Korach – The Formula For Squelching Strife

This week’s Torah portion of Korach records the rebellion of Korach and his followers against Moshe and Aharon. It demonstrates how far strife can escalate, to the degree that the Torah named a special negative mitzvah after this episode: “Do not be like Korach and his followers” (Bamidbar 17:5 and see Gemara Sanhedrin 110a).
After the failed rebellion there were those who were still not convinced that Aharon was entitled to the priesthood, so Hashem created a test. A leader from each tribe handed in a staff, and from whoever’s staff blossomed flowers had the Divine right to the priesthood. Of course only Aharon’s staff did so .
The last medrish in the Torah portion details three possible origin stories for Aharon’s staff . The first possibility is that it came from Yehuda,  and was the staff mentioned in the episode of Yehuda and Tamar. According to this view, the medrish  recounts that the staff was then passed down from king to king until the Beis HaMikdash was destroyed. It was then buried, but in the future it will be  wielded by the King Moshiach, speedily in our times. The second view states that it was Moshe’s staff (the one all the miracles in Egypt and the desert were triggered through) and it blossomed by itself.

From the third possibility we learn a very telling lesson on how to diffuse an argument,   the medrish relates::“There are those who say that Moshe took one beam and split it into 12 planks. He told them that your staff came from one source. Why did he do this? ‘It is honor for man to refrain from quarreling, and every fool will be exposed’ (Mishlay 20:3). So that they will not say [Aharon’s] staff was wet and therefore it blossomed. Hashem made a decree on [Aharon’s] staff and Hashem’s Explicit Name was found on its buds as it says “It gave forth blossoms, sprouted buds and produced ripe almonds” (Bamidbar 17:23). It produced fruit for all those who take good care of the Tribe of Levi. Why almonds, why not pomegranates, or tree nuts? Because Jews are compared to those others” (Medrish Rabba on Bamidbar 18:23).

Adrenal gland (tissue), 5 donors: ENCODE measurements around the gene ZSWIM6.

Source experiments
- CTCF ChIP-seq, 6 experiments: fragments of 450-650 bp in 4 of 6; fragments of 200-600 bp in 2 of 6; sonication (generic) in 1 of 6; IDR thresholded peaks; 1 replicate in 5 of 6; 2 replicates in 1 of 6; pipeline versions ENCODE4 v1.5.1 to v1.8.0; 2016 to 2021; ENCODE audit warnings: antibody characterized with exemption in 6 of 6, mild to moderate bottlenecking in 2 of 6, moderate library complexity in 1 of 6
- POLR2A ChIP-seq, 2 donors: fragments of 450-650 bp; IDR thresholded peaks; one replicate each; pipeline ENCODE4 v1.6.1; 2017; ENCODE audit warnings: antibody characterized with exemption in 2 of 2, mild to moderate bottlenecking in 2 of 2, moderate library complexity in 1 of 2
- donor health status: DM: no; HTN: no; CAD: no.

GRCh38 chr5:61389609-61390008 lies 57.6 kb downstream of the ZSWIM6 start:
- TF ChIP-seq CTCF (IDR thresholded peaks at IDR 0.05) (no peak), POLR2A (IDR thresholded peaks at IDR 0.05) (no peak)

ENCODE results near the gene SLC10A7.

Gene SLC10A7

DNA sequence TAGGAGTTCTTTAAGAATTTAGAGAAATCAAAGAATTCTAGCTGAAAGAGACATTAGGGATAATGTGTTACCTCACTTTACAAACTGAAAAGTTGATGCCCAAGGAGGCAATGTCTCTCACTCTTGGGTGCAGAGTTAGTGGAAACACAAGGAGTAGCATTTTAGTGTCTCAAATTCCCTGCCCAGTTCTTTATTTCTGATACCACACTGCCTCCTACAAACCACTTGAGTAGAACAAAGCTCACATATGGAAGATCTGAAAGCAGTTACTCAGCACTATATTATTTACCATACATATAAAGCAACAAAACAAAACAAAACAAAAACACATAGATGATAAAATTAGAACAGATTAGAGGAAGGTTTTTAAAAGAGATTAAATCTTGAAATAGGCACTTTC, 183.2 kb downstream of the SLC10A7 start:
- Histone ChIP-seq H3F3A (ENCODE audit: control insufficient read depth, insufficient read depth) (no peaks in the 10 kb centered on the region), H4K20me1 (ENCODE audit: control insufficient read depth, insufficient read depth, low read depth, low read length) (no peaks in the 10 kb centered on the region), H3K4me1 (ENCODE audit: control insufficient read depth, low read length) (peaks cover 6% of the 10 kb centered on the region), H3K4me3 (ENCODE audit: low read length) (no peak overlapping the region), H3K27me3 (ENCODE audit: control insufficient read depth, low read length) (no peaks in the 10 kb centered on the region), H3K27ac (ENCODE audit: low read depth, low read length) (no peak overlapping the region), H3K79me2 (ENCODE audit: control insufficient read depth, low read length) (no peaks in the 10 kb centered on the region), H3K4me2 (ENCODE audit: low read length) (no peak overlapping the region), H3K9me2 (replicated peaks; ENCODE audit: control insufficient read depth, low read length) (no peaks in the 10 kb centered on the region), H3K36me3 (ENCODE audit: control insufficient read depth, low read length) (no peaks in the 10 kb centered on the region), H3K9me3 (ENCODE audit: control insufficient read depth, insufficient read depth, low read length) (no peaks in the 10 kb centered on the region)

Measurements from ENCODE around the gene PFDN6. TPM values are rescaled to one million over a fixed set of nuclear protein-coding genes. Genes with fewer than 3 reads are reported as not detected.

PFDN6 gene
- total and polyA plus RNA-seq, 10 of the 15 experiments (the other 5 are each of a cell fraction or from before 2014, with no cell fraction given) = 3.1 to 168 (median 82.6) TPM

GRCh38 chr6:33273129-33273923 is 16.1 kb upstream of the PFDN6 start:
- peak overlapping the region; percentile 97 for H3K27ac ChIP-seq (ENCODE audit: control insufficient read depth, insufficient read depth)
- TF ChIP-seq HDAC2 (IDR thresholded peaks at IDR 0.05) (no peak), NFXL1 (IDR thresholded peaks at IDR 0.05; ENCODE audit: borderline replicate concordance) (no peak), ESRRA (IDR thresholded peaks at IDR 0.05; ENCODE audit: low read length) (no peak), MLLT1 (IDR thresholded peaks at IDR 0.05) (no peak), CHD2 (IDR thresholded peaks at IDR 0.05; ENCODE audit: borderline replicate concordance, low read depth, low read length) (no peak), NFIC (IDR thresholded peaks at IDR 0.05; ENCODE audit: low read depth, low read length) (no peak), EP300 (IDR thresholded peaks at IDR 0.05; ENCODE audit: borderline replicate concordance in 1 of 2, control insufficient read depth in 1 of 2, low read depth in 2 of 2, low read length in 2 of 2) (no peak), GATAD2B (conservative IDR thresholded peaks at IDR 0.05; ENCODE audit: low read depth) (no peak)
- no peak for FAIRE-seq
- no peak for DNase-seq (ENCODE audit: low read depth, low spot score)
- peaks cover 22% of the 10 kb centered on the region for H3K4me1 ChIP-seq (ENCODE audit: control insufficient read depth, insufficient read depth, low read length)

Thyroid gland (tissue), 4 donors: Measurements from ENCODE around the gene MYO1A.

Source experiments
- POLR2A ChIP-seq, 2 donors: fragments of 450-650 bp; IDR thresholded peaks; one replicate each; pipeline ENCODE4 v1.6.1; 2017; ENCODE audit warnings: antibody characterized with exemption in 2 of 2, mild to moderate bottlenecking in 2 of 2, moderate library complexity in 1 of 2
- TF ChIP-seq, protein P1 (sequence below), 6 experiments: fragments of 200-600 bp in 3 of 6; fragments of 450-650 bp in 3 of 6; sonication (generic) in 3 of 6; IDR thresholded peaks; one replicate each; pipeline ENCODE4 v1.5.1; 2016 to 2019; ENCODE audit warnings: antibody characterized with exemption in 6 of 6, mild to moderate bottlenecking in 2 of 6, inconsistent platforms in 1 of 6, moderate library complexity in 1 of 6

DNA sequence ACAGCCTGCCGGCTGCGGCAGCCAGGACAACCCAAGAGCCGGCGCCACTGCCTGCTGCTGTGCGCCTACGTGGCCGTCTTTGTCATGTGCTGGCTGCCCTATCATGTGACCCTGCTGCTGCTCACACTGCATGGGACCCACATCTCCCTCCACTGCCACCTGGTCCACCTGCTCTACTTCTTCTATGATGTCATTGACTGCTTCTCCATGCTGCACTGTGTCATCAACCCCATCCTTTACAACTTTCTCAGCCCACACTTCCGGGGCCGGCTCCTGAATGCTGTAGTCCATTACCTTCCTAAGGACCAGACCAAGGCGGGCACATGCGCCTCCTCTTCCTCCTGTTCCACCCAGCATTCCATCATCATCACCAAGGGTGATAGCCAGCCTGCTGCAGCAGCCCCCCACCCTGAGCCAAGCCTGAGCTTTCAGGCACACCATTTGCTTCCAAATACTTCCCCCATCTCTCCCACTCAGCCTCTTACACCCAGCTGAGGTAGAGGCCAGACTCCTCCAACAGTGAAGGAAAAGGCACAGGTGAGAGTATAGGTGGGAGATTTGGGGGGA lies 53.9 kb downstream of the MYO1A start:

The Mahar”zu, a commentary on the Medrish Rabba says: “Hashem performed this miracle of the staff so that the Jews won’t argue with Moshe anymore. Even though Hashem could have taken care of matters differently, for example, anyone who starts a fight will be punished just as Korach was, He still didn’t do that. From here we should all learn not to sustain strife.” The Mahar”zu next points out, “When taking a staff from a wet tree it might be able to blossom after a while but it cannot sprout buds and produce almonds nevertheless they might have had a slight excuse so in order to remove any excuse, all the staffs came from one beam, making them all equal.” Lastly, the Mahar”zu quotes different pesukim which equates the Jewish people to pomegranates and tree nuts and then adds, “And since these are to praise and glorify them it would be unbefitting for them to be used for something unpraiseworthy like here.” That is why almonds were used. (Click here for Hebrew text)

One would think that after such a fatal attempt at rebellion, with all the drama of the earth swallowing whole families alive, and 250 people being burnt up by a fire from heaven (which, parenthetically, does show that there is a need for force to take care of agitators at times), then definitely the next sign from heaven, by itself, should have been a pretty clear signal to put everything to rest. Yet the Mahar”zu points out three important points to take into account in order to diffuse the argument: (1) It is best not to use force or punishment when  resolving an argument; (2) Everything must be taken into account and addressed, no matter how farfetched it might sound; (3) Be sensitive to other’s pride.

It would seem that taking these three elements into account is a working formula to avoid maintaining strife.